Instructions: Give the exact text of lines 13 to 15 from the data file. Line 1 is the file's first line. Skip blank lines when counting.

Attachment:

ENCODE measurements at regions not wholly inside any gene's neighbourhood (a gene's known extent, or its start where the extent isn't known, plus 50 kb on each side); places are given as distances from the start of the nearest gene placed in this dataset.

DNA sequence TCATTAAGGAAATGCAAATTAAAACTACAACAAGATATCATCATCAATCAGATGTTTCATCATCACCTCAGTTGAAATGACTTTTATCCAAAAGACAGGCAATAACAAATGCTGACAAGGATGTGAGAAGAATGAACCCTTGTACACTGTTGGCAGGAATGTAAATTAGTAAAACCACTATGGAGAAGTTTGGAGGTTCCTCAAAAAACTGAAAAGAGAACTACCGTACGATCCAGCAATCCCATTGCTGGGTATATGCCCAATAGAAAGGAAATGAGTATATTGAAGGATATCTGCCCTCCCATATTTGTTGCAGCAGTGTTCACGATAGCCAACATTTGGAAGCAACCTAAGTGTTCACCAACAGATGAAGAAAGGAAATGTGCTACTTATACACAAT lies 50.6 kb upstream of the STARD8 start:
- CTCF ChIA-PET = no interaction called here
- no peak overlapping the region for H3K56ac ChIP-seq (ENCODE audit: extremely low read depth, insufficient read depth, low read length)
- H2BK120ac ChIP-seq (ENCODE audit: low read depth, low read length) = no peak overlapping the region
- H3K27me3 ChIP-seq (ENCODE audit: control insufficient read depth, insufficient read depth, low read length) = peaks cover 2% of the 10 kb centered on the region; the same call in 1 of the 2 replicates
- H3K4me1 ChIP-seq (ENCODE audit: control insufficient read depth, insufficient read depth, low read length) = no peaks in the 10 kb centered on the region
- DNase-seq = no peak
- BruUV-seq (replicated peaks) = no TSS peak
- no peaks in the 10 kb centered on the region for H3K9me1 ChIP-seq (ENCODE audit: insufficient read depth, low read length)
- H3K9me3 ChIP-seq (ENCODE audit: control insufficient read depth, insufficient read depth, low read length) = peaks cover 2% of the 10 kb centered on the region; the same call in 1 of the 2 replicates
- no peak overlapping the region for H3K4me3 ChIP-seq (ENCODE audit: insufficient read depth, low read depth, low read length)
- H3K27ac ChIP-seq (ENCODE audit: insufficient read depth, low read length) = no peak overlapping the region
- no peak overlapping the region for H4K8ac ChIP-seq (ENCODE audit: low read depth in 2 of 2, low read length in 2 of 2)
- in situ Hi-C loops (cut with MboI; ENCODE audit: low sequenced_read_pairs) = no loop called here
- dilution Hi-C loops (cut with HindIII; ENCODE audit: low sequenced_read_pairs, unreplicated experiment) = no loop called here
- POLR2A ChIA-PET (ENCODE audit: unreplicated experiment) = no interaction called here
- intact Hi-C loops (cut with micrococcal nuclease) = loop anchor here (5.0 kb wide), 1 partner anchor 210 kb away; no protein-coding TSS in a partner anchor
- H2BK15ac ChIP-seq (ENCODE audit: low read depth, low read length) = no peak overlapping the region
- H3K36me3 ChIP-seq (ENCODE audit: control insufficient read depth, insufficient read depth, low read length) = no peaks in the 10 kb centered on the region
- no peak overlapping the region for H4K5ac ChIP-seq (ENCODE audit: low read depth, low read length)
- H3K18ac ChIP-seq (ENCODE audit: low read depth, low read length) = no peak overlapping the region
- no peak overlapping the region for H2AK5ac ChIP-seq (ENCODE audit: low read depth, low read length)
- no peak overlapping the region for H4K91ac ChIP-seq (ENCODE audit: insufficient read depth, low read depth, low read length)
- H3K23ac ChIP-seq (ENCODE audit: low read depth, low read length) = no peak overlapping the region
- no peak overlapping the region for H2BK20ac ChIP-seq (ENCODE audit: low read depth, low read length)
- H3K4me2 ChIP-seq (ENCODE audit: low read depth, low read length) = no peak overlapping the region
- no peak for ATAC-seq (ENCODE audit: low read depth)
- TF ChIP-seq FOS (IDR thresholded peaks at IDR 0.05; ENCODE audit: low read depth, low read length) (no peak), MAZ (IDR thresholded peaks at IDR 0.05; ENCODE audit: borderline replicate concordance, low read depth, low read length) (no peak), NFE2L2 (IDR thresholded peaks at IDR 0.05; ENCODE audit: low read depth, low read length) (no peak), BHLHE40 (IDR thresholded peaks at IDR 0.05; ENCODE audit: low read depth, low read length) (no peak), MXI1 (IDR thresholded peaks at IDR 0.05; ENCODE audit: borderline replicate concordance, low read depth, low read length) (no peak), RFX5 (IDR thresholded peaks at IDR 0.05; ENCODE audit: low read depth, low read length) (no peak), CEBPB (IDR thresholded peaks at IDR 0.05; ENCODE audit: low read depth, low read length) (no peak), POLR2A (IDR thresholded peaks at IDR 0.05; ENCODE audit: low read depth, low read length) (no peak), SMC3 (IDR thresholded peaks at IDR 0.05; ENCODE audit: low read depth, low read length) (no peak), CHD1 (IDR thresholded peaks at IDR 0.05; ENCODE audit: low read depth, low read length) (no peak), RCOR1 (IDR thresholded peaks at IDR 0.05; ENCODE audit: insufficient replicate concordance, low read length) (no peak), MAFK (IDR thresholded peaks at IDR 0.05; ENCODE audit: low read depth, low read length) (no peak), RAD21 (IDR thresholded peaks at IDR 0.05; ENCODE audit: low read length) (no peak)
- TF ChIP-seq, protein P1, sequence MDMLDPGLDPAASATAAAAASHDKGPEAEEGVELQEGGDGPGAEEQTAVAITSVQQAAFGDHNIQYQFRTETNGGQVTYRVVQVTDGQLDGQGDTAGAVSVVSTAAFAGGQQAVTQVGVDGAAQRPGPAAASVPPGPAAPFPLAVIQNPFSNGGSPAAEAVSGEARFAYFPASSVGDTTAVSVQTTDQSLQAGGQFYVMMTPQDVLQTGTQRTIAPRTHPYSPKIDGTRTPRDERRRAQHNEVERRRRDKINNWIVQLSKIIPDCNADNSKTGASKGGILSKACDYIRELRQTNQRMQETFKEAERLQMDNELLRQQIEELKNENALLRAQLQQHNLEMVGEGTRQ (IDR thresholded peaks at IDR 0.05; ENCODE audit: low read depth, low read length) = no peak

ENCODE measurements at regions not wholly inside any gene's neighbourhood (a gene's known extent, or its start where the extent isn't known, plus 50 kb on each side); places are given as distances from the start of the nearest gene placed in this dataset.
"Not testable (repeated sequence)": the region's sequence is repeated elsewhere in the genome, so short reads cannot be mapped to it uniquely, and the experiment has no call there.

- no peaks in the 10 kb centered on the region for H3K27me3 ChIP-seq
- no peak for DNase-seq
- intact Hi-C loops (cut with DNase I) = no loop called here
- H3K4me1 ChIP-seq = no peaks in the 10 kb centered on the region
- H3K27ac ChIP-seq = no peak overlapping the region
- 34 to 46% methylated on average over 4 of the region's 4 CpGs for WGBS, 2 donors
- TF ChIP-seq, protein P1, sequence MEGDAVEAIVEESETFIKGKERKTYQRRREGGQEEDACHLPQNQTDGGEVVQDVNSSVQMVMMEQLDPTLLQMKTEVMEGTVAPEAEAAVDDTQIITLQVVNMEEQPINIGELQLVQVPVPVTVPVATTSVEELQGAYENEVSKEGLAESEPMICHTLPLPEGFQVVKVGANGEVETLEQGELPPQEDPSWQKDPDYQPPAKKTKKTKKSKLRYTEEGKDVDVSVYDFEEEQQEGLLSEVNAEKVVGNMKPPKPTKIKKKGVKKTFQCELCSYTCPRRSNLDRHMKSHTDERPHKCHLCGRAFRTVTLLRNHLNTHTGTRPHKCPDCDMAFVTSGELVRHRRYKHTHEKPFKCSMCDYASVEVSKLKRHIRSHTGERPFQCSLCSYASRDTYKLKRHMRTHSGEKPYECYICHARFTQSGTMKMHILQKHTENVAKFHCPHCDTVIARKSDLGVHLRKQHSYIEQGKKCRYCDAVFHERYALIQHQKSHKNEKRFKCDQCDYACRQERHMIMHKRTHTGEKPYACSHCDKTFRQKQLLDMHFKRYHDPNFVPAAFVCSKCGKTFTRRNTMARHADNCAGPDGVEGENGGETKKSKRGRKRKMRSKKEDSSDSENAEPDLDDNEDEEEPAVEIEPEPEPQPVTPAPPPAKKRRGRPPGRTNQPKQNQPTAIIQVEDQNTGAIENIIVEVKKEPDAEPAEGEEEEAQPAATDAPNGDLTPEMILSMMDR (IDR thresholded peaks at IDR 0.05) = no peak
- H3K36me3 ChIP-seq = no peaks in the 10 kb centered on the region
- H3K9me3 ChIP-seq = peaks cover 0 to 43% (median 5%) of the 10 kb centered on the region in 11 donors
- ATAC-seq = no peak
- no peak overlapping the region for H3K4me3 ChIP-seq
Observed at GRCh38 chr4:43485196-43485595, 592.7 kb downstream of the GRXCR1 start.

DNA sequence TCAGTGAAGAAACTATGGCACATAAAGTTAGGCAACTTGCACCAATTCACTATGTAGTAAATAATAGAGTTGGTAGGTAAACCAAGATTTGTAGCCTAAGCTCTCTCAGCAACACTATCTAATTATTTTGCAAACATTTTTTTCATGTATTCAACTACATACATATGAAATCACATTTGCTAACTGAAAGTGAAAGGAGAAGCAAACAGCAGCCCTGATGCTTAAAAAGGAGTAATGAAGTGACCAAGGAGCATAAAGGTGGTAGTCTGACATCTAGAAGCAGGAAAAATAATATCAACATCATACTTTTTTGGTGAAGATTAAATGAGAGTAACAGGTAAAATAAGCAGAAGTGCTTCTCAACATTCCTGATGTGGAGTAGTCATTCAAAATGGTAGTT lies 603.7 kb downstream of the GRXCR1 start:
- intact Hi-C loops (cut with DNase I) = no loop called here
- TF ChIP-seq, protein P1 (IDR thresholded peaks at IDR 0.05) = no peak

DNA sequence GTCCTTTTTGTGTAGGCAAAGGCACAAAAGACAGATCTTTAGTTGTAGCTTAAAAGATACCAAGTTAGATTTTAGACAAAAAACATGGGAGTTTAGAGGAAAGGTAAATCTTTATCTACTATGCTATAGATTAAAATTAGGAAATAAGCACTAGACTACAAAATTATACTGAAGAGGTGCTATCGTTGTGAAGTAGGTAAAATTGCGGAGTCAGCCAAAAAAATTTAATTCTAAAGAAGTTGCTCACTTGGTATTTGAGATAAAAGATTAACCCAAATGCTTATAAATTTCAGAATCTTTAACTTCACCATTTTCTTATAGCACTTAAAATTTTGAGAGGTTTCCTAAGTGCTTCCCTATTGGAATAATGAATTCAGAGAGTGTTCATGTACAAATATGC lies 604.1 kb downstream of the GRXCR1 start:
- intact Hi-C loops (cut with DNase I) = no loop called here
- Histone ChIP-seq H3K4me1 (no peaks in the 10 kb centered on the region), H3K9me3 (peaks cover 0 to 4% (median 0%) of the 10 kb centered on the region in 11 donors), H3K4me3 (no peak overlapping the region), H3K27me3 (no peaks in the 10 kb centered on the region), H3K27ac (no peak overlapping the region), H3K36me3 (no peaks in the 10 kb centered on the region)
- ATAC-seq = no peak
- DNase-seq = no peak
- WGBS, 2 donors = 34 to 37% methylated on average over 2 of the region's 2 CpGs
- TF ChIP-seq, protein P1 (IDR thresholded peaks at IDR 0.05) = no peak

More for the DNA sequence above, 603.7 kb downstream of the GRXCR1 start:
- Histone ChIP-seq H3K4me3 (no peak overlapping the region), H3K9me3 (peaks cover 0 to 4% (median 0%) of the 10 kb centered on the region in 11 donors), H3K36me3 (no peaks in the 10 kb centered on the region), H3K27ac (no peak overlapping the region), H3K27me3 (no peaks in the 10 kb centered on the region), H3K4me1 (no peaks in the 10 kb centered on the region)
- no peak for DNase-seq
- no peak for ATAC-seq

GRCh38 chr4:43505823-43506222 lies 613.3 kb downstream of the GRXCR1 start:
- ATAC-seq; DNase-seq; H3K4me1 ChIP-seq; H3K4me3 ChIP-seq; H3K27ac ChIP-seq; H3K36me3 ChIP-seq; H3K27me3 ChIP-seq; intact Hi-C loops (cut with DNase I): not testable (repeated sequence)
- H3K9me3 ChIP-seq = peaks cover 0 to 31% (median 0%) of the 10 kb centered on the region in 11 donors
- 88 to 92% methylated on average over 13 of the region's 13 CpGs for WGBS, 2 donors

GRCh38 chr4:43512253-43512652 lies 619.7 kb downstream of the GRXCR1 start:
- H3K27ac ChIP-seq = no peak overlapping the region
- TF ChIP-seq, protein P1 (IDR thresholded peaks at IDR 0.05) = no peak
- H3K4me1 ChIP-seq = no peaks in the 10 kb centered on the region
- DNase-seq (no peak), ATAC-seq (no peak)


- H3K27ac ChIP-seq (ENCODE audit: insufficient read depth, low read length) = no peak overlapping the region
- no peak overlapping the region for H4K8ac ChIP-seq (ENCODE audit: low read depth in 2 of 2, low read length in 2 of 2)
- in situ Hi-C loops (cut with MboI; ENCODE audit: low sequenced_read_pairs) = no loop called here